Bumpkeys are necessary to open using percussion
Using a standard lockpicking method, we have to set the cylinder pins one after another. Using percussion, we forget about the setting order and the height!
Percussion is a rather effective method on the pin cylinders that we know well. Very fast and particularly simple this technique is based on the principle of energy transmission as illustrated by Newton’s cradle:
Thus by cutting a key to maximum depths we obtain a “key” (called bumpkey) that will be enough to insert into the cylinder and then shock it so that the shock wave is transmitted to the pins, thus enabling the percussion:
The purpose of this energy transmission is to propel the passive pins below the shear line. During the short time when the passive pins are expelled it will be possible to rotate the rotor, without respecting any order of placement!
There are of course countermeasures to this method, as well as there are tricks to improve its results. A hammer intended for percussion distributes the shock wave better. However, it only takes one untouchable pin to counter the method…
Pick guns are very effective tools and specially designed for percussion technique, here we see an example of operation in internal view. Of course, you must start by inserting the blade (left) against the top of the pins. When you press the trigger with your fingers, the black piece compresses the spring of the striker. When it reaches the end of the stroke, the striker (which is also subject to its own spring not visible in the photo) then shocks the head (which holds the blade) which makes the blade slam against the top of the pins:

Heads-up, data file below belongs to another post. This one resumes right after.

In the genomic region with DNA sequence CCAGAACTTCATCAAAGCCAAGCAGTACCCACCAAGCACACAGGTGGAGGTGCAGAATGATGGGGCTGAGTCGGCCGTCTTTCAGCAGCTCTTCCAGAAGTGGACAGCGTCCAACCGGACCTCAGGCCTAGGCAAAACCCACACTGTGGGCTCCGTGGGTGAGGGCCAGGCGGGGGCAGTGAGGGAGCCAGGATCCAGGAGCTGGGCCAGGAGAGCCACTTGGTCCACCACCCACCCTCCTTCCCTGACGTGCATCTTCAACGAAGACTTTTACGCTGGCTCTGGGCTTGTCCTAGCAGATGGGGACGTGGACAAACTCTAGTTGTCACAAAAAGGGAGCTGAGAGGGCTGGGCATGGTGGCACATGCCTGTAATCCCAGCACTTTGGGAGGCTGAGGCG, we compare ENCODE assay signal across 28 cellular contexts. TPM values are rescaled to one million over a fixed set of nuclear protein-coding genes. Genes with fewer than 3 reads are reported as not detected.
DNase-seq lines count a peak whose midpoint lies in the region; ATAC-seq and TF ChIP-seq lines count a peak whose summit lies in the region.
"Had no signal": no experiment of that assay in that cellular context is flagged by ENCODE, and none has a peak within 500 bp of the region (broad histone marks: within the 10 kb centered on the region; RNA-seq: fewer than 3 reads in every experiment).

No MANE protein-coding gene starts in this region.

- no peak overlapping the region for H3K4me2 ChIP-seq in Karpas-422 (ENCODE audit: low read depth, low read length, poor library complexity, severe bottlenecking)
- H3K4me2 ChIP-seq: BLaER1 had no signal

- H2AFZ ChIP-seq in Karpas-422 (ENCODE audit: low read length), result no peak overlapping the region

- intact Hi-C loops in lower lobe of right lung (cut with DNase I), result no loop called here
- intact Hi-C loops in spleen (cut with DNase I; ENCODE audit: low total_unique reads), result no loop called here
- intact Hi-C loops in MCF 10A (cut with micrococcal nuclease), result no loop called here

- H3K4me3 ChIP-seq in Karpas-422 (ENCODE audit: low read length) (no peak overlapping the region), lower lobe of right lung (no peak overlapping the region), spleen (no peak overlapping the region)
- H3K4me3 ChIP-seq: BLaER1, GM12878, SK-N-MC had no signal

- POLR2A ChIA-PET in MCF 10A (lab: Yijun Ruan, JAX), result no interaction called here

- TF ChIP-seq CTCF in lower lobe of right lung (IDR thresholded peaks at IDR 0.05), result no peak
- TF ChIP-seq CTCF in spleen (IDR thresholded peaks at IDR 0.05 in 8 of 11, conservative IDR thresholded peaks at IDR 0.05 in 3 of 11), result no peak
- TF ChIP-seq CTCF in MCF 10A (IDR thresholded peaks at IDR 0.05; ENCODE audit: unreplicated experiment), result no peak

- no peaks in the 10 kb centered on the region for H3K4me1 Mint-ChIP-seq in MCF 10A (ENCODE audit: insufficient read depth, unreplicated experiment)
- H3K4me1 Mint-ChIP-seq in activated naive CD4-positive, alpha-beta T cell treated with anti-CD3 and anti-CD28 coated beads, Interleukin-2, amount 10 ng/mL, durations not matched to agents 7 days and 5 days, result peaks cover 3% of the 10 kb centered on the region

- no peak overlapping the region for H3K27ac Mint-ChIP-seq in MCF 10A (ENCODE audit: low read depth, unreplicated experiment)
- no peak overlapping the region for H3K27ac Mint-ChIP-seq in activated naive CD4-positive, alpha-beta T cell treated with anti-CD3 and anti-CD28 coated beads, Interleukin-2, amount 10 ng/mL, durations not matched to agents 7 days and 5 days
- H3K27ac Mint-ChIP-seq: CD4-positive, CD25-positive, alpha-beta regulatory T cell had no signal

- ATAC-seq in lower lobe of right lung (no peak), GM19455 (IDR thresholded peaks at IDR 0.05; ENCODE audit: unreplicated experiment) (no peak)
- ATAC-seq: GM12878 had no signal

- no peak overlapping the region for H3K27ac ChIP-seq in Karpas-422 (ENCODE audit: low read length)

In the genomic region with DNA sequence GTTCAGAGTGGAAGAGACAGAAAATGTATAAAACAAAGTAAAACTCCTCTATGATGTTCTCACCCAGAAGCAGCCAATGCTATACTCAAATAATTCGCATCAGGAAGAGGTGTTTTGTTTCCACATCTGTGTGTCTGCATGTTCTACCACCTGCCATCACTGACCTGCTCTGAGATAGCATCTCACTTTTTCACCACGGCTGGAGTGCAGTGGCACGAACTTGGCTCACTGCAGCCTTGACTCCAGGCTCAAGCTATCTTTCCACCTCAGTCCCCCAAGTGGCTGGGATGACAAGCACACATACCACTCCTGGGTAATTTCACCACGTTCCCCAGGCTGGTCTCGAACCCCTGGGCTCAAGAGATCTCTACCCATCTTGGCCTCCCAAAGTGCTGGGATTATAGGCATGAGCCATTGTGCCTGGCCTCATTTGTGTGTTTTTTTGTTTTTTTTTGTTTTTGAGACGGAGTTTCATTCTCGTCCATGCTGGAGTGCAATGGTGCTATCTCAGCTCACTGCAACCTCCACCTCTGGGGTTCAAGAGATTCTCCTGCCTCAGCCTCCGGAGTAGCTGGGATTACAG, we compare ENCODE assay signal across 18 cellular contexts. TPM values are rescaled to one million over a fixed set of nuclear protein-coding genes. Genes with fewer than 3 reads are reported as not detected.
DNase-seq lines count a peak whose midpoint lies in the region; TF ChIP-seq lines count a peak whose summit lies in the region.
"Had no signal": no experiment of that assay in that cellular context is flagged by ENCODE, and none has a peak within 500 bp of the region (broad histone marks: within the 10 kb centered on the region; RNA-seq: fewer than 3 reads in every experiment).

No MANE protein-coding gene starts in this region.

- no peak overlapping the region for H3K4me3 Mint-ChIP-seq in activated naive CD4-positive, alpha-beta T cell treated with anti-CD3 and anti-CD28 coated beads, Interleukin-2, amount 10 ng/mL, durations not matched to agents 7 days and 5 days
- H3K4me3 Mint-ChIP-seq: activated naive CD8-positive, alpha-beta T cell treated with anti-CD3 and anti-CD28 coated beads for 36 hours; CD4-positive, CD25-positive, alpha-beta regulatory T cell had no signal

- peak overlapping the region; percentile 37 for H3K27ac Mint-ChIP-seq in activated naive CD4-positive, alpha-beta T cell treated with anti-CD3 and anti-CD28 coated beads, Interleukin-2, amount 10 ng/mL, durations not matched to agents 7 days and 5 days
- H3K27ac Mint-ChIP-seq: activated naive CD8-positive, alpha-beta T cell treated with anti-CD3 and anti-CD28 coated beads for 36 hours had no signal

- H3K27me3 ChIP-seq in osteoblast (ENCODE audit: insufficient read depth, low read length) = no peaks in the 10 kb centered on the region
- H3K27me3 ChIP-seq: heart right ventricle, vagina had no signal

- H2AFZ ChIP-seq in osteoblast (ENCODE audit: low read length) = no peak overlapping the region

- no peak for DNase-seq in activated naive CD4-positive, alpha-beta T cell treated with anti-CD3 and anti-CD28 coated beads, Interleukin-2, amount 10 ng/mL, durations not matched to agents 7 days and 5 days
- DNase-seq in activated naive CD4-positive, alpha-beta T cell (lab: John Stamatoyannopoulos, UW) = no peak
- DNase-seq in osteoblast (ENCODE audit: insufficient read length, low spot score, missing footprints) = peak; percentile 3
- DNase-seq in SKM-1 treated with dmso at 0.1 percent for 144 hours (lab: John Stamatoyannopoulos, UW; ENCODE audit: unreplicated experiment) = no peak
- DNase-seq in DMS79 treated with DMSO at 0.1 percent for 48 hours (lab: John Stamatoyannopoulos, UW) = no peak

This tool allows the blade to shock the pins from top to bottom and no longer on the slopes of the pins as does the bumpkey. This improves the results because the movement is performed in the direction of the pin wells.
It is possible to make a pick gun by taking advantage of the relative elasticity of a hanger for example … But you can also buy an electric pick gun that provides much better results.
Be curious and inventive!
Co-authors: Fabien, Anaëlle, Bémol, Stéphane.